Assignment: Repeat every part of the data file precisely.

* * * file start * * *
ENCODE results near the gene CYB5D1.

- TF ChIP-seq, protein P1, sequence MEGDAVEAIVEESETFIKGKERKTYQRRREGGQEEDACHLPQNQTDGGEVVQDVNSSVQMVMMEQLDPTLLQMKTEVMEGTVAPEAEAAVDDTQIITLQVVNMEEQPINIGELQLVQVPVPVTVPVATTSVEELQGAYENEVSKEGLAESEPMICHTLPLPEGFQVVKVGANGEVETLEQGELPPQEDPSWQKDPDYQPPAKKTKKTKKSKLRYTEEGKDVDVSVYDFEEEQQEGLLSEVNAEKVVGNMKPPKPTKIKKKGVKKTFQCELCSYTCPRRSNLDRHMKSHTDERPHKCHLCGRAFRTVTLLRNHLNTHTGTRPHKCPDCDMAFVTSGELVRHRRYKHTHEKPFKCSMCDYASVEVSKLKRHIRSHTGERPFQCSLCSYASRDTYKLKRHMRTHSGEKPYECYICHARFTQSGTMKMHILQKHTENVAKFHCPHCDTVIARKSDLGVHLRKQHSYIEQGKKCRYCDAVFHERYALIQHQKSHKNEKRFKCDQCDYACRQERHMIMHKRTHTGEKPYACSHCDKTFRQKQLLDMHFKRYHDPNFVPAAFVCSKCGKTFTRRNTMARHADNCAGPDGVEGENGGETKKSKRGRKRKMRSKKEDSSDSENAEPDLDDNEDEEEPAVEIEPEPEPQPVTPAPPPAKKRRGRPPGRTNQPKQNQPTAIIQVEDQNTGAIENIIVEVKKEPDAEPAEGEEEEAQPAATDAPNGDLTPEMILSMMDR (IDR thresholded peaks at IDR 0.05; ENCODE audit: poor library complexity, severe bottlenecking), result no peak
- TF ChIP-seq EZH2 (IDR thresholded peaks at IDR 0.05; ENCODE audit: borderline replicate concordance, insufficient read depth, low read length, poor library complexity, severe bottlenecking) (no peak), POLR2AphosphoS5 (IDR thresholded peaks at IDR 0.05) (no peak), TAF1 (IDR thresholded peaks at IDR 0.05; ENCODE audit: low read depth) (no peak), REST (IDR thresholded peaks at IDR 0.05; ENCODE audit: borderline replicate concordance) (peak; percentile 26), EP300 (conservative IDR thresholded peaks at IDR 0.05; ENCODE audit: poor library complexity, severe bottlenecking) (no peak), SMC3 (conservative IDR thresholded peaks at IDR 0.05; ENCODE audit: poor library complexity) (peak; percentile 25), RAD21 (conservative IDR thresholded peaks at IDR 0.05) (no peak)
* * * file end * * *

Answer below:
ENCODE results near the gene CYB5D1.

- TF ChIP-seq, protein P1, sequence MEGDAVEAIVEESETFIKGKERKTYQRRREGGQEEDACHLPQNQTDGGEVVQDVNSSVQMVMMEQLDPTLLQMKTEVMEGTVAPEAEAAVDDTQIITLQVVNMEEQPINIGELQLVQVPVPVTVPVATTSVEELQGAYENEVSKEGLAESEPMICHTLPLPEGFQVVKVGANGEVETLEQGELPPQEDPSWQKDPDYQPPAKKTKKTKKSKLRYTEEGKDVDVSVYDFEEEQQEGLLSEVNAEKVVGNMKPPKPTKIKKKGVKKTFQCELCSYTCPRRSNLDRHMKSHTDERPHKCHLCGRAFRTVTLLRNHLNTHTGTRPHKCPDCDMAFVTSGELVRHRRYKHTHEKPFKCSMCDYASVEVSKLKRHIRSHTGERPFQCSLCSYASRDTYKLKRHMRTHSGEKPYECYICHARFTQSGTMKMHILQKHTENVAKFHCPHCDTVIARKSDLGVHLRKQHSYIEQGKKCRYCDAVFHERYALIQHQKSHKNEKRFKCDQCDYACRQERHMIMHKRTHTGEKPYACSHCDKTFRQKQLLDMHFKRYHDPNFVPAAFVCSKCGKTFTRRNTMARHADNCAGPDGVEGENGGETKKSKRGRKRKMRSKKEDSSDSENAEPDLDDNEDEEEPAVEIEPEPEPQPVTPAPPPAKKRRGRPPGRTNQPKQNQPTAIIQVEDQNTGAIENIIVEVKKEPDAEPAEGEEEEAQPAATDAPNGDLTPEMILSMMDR (IDR thresholded peaks at IDR 0.05; ENCODE audit: poor library complexity, severe bottlenecking), result no peak
- TF ChIP-seq EZH2 (IDR thresholded peaks at IDR 0.05; ENCODE audit: borderline replicate concordance, insufficient read depth, low read length, poor library complexity, severe bottlenecking) (no peak), POLR2AphosphoS5 (IDR thresholded peaks at IDR 0.05) (no peak), TAF1 (IDR thresholded peaks at IDR 0.05; ENCODE audit: low read depth) (no peak), REST (IDR thresholded peaks at IDR 0.05; ENCODE audit: borderline replicate concordance) (peak; percentile 26), EP300 (conservative IDR thresholded peaks at IDR 0.05; ENCODE audit: poor library complexity, severe bottlenecking) (no peak), SMC3 (conservative IDR thresholded peaks at IDR 0.05; ENCODE audit: poor library complexity) (peak; percentile 25), RAD21 (conservative IDR thresholded peaks at IDR 0.05) (no peak)